because the blatant racism being implemented by the Dominican government is completely absurd! 100,000-200,000 Dominicans of Haitian decent are being deported to Haiti. Many of those being deported have never even been to Haiti (a country already suffering a great deal) for being dark-skinned and having Haitian facial features!
Nydia, a transgender woman, was granted asylum in the United States after repeated physical and sexual attacks in Mexico. Her protected status didn’t stop Border Patrol from twice deporting her to Mexico without a hearing despite verifiable evidence that she had asylum. Back in Mexico, Nydia was repeatedly attacked and raped, and then she kidnapped by a gang that trafficked her into the sex trade. She later successfully fled back to safety in the United States and applied for and was granted lawful permanent residence. “I didn’t know the immigration agents could have helped me,” Nydia said, recalling her previous attempts to enter the United States. “They had known all the reasons I was trying to come back to the U.S., and even knowing them, they sent me back.”
Back in St Kitts and Nevis, where gay sex is punishable by up to 10 years in prison, he was subject to constant harassment. Walking home from work, men would use homophobic slurs calling him “anti man” and “batty man.” They would punch him in the gut or in the face if they felt he was walking too close to them. Sometimes they would throw stones at him in the streets.
St Kitts, the island where Ryan lived, is small, with a population of only 40,000 people. So even though Ryan wasn’t completely out of the closet, everyone knew he was gay. He isn’t sure if it was because of how he walks or how he talks. At a young age, he would only play with girls. His uncle certainly knew he was gay — he would beat him regularly, while yelling those same slurs.
Ryan is an accomplished dancer. He travelled around the Caribbean performing and won cash prizes in dancing competitions. But being a dancer in St Kitts gave the homophobes even more ammunition to target him with.
Ryan was stabbed for being a gay man in St Kitts. Not once, but twice. The first time he had been out with friends and was walking through an alley to get back to his house. A group of men stopped him, demanding money and calling him homophobic names. He tried to run away, but they beat him badly. He was stabbed multiple times and was hospitalized. He still has the scars.
A few years later, he was attacked, stabbed and robbed again. The last straw for Ryan came when a man pulled a gun on him. “Don’t walk on this street batty man,” he was threatened. Ryan was scared for his life. An online friend in Canada was able to link him up with Rainbow Railroad, a Toronto-based organization that gets LGBT people out of situations like his. They bought him a plane ticket and a month later he was in Canada.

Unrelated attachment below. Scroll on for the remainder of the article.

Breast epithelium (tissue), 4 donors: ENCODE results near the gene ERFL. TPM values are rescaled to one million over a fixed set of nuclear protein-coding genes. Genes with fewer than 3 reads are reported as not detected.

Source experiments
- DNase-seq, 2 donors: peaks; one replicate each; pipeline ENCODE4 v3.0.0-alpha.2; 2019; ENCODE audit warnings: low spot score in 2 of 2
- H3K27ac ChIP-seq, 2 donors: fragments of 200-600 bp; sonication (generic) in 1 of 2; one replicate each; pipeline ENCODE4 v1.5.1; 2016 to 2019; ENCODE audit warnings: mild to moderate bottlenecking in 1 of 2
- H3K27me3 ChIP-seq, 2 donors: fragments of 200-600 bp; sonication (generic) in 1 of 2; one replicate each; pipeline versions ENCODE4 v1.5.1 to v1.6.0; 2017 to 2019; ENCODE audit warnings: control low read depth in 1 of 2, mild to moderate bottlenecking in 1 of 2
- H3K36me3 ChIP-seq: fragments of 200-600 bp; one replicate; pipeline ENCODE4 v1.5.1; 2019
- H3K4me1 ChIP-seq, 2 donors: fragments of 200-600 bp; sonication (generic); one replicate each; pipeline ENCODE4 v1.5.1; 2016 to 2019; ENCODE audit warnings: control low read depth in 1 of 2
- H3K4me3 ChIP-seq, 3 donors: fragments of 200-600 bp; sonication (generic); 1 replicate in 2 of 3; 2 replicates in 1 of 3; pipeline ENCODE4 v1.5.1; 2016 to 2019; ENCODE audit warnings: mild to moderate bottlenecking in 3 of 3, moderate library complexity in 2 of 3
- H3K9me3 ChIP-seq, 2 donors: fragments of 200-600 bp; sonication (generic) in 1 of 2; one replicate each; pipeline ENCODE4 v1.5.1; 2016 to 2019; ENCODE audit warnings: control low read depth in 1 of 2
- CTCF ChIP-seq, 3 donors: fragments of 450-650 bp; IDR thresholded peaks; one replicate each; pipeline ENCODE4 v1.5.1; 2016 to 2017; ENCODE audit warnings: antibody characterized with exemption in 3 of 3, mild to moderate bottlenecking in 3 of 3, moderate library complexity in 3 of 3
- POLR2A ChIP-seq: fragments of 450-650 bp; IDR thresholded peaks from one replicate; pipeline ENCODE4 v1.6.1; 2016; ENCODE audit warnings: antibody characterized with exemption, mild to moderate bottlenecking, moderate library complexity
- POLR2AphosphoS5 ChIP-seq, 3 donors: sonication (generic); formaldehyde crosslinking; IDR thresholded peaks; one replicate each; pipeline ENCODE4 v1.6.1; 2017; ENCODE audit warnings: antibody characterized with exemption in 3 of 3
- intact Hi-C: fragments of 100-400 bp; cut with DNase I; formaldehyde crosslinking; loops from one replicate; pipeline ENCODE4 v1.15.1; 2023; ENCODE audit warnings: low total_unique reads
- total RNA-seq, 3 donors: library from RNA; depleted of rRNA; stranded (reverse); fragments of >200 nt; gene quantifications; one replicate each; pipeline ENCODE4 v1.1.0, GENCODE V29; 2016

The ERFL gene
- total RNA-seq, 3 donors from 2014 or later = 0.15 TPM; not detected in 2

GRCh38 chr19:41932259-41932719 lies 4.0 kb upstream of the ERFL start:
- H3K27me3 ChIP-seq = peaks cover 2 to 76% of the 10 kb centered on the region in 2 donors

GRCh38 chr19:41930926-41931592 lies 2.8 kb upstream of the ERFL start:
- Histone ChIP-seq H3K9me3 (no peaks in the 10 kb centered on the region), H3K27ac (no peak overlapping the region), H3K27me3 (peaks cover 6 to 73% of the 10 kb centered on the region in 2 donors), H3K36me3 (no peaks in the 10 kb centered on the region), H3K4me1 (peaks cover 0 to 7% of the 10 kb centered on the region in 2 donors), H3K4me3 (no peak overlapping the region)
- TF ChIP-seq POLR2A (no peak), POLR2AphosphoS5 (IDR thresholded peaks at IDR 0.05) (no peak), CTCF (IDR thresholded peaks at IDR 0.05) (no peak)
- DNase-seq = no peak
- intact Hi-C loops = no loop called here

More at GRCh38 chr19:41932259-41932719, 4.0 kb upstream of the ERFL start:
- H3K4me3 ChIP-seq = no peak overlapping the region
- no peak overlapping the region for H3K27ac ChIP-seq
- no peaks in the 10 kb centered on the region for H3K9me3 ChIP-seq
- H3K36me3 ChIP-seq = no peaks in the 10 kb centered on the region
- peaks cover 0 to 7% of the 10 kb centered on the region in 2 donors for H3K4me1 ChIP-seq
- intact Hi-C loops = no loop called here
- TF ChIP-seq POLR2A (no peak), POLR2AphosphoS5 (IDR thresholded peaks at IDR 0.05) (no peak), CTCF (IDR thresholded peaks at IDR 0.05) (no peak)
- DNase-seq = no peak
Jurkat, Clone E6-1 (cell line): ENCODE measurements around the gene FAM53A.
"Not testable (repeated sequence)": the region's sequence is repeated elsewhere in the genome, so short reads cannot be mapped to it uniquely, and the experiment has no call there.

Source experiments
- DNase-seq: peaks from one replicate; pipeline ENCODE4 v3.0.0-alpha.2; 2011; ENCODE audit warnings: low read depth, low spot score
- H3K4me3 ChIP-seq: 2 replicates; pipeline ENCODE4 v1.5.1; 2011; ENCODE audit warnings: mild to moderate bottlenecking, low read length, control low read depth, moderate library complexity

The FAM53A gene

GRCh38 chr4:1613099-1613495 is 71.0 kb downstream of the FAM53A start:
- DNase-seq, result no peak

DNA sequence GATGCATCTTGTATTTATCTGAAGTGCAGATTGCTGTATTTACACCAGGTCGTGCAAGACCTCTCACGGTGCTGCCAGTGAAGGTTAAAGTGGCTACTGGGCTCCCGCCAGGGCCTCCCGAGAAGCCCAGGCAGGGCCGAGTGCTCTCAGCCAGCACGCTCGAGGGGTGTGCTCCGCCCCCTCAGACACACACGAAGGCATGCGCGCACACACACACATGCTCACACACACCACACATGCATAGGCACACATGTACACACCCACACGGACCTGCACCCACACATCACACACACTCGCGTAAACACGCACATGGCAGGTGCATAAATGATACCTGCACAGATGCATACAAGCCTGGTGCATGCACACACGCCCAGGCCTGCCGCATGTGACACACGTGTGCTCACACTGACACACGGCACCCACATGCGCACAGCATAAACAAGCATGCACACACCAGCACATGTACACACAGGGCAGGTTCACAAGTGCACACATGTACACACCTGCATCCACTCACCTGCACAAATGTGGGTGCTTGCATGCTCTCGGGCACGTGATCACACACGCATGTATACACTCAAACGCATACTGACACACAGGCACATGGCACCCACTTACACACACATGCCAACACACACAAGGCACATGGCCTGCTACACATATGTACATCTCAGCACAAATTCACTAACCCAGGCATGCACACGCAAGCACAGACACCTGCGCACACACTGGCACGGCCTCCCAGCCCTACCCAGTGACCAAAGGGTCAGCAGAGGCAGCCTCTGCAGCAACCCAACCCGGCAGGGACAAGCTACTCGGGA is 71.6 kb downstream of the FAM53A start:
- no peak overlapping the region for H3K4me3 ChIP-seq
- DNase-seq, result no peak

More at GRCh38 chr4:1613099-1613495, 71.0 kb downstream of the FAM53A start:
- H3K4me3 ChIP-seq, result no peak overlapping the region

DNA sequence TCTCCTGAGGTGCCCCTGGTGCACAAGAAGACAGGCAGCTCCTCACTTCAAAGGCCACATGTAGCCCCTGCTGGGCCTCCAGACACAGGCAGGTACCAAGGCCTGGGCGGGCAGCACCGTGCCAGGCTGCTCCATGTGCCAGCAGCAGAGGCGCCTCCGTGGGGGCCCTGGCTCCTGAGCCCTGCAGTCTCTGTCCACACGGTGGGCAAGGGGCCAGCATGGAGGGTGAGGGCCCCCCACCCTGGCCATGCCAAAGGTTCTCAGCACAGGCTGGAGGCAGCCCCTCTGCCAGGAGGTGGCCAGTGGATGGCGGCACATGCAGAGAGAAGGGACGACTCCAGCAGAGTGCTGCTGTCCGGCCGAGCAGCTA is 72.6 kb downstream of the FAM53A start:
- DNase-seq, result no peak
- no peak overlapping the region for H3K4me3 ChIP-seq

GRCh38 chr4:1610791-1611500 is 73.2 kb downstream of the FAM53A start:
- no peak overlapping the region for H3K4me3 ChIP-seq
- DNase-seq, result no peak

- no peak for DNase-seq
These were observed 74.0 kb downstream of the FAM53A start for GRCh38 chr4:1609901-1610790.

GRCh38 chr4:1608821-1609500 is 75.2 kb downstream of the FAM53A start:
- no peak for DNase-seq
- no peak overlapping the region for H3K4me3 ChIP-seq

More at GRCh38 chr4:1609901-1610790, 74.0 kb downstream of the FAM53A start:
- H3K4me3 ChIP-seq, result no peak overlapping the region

Rolston Ryan is a gay man. He was subjected to vicious attacks and abuse because of that. He comes from a country that criminalizes his very existence. None of that is in dispute.
But what the Canadian government does dispute is that he’s a person in need of protection. And that’s why they’re sending him back.
Armando Lazcano Gonsenheim has turned to YouTube in a desperate bid to prevent his family from being deported to Mexico.
The 18-year-old Markham student is hoping Canadian Immigration Minister Chris Alexander will see the four-minute clip, “Waiting for a Miracle,” and reverse the department’s decision to force them to leave.
“People don’t want to share these stories because they are so afraid and they don’t know what to do. I want to help my parents. I don’t want to put all the weight on them,” said Gonsenheim, who is graduating from Milliken Mills High School this month.
“I want to show I can help, too … I want to tell people, ‘This is me. Put yourself in my shoes and help.’ ”
Gonsenheim’s father Alejandro Lazcano Gutierrez fled to Canada in 2008 after threats he said he received at the hands of Mexican authorities following a car accident, according to his asylum claim, filed in 2011, when his wife Karen and two sons joined him here.
The claim was rejected in 2013 because the refugee judge ruled the father was not credible and that Mexico, a democratic country, was capable of protecting the family, the decision said. The family has since twice applied for permanent residency in Canada on humanitarian grounds, but were rejected both times, they said.